Introduction: Face Mask Pleating Machine

The slowest part of making masks during the Covid-19 crisis is making pleats. Jigs abound for folding the pleats on individual face masks. Enter the Pleatenator 9000 which speeds up the pleating process by allowing the person sewing to continue pleating for as long as their material holds out. This machine to pleat material for making face masks is simply a starting place for your creativity to improve on in order to help people make needed face masks quicker. It is made from scraps from around my shop but some parts could be nicely made by 3D printing.


drawer slides

heavy guage wire

1 foot of 3/4 inch angle iron (or 3D print)

Rolling pin or pipe to roll the cloth on.

a few pieces of steel or something for weight

one hinge

Various scraps of wood

Step 1: The Pleat Maker

This piece could be 3D printed. I used 3 each 4 inch pieces of 3/4 inch angle iron for making the 3 pleats. Cut down the angle 1 1/2 inches and with a pliers bend the angle down to make a sharper angle toward the end. Use heavy guage wire to draw the cloth into the angle. Place a piece of wood on each side of the angle iron so that the cloth is directed down a 3 1/2" channel. This is all mounted on 1/8" plywood which hangs over the edge of your supporting structure to deliver the pleated material close to the sewing machine needle.

Step 2: Fixtures to Keep Your Cloth Moving Straight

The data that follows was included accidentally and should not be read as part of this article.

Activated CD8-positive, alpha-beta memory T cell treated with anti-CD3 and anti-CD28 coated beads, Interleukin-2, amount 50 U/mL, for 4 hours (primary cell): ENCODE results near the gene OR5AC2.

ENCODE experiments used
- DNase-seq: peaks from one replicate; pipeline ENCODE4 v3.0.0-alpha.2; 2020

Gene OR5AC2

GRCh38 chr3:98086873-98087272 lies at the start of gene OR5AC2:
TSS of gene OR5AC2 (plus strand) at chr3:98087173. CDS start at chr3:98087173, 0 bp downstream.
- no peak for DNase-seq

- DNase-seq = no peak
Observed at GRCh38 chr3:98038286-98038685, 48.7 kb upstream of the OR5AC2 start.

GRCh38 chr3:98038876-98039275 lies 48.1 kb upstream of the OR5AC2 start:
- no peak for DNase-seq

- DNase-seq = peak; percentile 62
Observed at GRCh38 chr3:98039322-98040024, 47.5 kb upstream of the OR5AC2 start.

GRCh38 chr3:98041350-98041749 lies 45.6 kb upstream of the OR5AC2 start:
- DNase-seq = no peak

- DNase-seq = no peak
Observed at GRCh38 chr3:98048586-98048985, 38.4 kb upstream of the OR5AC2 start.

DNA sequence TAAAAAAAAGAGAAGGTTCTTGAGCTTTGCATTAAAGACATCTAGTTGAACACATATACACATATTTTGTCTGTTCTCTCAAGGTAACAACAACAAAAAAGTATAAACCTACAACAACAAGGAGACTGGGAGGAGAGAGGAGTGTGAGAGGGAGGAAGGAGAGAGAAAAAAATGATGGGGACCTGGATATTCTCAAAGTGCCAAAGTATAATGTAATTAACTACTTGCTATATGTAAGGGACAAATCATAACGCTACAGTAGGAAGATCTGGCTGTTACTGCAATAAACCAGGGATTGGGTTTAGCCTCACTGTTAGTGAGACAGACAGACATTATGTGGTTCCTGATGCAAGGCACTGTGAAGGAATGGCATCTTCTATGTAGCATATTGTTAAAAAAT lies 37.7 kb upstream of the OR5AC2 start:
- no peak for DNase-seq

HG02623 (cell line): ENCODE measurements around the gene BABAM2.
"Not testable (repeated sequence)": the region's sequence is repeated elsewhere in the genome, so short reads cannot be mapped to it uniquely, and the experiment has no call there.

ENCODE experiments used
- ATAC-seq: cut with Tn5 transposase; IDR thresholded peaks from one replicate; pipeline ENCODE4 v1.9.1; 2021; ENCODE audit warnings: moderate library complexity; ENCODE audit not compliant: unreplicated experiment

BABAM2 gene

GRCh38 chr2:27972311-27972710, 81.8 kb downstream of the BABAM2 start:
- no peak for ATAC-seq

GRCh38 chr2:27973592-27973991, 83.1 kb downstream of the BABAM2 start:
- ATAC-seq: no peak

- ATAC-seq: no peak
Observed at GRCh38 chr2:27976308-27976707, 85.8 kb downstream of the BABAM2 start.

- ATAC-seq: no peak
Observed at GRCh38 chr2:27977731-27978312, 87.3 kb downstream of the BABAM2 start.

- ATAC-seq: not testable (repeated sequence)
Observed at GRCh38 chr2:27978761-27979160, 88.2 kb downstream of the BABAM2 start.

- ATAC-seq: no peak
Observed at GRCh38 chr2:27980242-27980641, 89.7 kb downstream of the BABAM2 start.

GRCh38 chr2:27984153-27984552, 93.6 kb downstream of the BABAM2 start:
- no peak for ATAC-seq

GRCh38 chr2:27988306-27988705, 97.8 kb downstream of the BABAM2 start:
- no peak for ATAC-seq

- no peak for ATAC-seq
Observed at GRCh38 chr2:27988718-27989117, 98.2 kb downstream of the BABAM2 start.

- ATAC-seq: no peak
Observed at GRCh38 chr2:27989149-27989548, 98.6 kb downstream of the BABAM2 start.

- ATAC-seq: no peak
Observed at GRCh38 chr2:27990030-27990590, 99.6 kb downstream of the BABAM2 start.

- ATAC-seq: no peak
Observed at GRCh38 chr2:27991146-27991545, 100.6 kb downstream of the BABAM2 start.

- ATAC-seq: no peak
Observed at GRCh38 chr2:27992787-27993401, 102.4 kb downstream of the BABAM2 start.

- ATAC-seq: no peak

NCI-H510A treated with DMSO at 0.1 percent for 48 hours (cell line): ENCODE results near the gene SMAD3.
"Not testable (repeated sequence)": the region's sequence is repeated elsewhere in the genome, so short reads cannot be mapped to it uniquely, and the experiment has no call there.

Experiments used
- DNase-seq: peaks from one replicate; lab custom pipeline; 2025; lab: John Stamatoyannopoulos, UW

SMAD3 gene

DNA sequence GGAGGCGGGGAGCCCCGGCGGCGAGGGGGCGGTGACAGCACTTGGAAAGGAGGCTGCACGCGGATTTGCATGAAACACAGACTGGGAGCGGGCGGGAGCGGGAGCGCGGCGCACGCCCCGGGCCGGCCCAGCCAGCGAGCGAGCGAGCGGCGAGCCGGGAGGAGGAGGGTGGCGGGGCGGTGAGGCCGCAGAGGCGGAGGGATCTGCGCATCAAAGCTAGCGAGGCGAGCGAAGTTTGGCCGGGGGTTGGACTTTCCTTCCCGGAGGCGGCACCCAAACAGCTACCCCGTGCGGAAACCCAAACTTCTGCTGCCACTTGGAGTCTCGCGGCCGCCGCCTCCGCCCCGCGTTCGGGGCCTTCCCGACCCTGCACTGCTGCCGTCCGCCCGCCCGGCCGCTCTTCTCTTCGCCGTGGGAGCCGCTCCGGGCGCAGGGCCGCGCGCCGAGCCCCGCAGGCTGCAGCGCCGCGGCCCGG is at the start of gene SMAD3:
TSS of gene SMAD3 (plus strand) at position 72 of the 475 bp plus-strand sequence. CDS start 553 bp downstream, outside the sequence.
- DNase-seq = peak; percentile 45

One of the complicated parts of the machine is to keep the cloth moving straight so it doesn't give you uneven pleats. Six inches before the cloth reaches the pleating angle irons I hinged a 2x2 and added a piece of steel on top for additional weight which guides the cloth flat and straight into the pleater. I used a printer feeding mechanism to help guide the cloth as it leaves the roll but that doesn't seem necessary. To roll up the cloth I used a rolling pin with forks holding it so it can be slid in after the cloth is rolled up. You could have one person making more rolls with additional rolling pins. The last piece is a small piece of steel that lays across the pleats as they leave the pleater in order to flatten them completely. Probably a roller would work nicely here.

Step 3: The Support to Hold the Pleater

The cloth feeding out of the pleater needs to be 3 1/2 inches above the table. This seems to be the standard measurement for sewing machines. Use drawer slides so that the pleater can travel as you sew across the pleats. The support pictured is a bulky 2' square only because I had long drawer slides available. A six inch drawer slide would be sufficient. If you use drawer slides remember that your drawer is open to start with and closes as you sew across the pleats.

Step 4: Sewing Your Pleats

The key to the pleater is to pull the cloth through to your preferred length of mask. Make a seam. Move over 1/4" and make another seam. Continue doing this for the length of the cloth. Cut apart the masks between the seams and add your straps or elastic.

Step 5: Add Your Ideas for Simplifying and Improving the Machine in the Comments.

Here is a rendition of the Pleatenator with better documentation:

Plans for pleating machine

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